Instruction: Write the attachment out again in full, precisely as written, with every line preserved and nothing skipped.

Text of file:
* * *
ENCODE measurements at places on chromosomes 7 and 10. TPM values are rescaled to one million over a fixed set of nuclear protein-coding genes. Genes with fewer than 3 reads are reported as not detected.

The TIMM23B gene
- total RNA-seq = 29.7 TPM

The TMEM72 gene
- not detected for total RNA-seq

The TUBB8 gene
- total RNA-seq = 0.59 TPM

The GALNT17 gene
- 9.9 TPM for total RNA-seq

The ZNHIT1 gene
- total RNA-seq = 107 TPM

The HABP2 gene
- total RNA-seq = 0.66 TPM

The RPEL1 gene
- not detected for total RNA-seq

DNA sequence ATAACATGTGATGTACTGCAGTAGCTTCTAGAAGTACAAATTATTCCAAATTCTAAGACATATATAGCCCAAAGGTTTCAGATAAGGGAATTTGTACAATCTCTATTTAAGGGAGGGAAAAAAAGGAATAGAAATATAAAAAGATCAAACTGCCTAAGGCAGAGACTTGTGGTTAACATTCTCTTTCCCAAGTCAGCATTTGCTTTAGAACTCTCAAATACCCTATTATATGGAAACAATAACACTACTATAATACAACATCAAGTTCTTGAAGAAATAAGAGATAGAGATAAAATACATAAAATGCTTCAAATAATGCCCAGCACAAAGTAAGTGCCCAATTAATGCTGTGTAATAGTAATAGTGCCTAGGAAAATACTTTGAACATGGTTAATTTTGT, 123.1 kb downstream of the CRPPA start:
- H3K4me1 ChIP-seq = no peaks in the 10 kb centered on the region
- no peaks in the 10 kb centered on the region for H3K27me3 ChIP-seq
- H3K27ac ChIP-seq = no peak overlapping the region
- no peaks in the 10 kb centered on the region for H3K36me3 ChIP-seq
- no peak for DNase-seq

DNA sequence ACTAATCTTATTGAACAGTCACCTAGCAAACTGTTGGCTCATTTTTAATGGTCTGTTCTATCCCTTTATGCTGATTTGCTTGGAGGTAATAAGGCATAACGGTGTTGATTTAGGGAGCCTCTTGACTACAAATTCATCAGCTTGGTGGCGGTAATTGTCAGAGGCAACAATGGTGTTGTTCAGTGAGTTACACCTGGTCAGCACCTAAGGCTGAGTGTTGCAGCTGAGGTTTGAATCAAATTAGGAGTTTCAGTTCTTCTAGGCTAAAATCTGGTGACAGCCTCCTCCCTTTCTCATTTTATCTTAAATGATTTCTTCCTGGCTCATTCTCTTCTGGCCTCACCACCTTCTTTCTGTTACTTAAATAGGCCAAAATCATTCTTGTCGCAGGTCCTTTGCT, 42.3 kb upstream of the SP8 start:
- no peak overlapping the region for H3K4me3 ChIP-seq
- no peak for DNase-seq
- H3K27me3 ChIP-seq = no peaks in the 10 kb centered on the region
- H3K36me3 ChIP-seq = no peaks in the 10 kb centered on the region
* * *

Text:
ENCODE measurements at places on chromosomes 7 and 10. TPM values are rescaled to one million over a fixed set of nuclear protein-coding genes. Genes with fewer than 3 reads are reported as not detected.

The TIMM23B gene
- total RNA-seq = 29.7 TPM

The TMEM72 gene
- not detected for total RNA-seq

The TUBB8 gene
- total RNA-seq = 0.59 TPM

The GALNT17 gene
- 9.9 TPM for total RNA-seq

The ZNHIT1 gene
- total RNA-seq = 107 TPM

The HABP2 gene
- total RNA-seq = 0.66 TPM

The RPEL1 gene
- not detected for total RNA-seq

DNA sequence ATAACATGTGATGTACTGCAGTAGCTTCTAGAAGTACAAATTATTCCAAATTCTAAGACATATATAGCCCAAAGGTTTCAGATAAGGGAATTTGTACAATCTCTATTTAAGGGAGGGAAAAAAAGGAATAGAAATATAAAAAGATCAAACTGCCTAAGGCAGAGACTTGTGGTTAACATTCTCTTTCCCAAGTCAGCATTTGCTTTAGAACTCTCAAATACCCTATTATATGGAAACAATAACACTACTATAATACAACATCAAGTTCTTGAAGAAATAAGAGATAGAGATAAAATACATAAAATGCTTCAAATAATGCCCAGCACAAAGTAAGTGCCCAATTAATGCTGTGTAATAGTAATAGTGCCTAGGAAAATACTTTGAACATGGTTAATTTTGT, 123.1 kb downstream of the CRPPA start:
- H3K4me1 ChIP-seq = no peaks in the 10 kb centered on the region
- no peaks in the 10 kb centered on the region for H3K27me3 ChIP-seq
- H3K27ac ChIP-seq = no peak overlapping the region
- no peaks in the 10 kb centered on the region for H3K36me3 ChIP-seq
- no peak for DNase-seq

DNA sequence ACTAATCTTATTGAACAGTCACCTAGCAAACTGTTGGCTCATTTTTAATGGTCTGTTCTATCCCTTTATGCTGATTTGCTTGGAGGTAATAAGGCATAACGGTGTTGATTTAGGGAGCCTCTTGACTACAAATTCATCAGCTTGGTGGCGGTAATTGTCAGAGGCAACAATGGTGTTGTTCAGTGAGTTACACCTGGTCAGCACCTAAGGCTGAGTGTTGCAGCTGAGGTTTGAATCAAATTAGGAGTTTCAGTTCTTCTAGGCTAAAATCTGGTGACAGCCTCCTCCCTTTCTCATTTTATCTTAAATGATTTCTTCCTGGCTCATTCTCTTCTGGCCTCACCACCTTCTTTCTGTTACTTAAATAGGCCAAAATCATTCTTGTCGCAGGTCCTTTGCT, 42.3 kb upstream of the SP8 start:
- no peak overlapping the region for H3K4me3 ChIP-seq
- no peak for DNase-seq
- H3K27me3 ChIP-seq = no peaks in the 10 kb centered on the region
- H3K36me3 ChIP-seq = no peaks in the 10 kb centered on the region